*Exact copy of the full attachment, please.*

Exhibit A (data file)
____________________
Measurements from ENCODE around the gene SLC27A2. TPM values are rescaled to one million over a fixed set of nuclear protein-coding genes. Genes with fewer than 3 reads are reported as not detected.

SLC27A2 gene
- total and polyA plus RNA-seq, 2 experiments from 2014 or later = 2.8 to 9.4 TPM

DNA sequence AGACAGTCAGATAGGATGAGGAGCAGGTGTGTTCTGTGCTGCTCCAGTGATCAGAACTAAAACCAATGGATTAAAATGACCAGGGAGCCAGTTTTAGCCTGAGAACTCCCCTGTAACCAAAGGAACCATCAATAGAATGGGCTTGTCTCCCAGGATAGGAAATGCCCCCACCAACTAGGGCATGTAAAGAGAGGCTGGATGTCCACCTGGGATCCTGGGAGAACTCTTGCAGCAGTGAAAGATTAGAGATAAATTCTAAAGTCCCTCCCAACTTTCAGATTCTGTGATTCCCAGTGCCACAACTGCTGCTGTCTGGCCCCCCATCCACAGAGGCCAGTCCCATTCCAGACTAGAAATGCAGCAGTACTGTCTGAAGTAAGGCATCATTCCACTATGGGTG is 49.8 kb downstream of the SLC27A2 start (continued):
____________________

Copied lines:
Measurements from ENCODE around the gene SLC27A2. TPM values are rescaled to one million over a fixed set of nuclear protein-coding genes. Genes with fewer than 3 reads are reported as not detected.

SLC27A2 gene
- total and polyA plus RNA-seq, 2 experiments from 2014 or later = 2.8 to 9.4 TPM

DNA sequence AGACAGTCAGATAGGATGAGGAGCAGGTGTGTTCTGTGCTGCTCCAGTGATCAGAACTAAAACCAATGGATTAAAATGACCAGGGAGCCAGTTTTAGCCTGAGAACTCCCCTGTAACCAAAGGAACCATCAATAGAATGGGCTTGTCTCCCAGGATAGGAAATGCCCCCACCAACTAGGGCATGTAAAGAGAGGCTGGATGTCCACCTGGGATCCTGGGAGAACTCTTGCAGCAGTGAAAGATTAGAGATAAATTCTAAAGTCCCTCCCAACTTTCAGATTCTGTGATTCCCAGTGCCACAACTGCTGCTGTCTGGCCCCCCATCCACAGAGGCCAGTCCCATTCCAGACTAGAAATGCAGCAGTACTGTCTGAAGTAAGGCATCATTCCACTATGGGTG is 49.8 kb downstream of the SLC27A2 start (continued):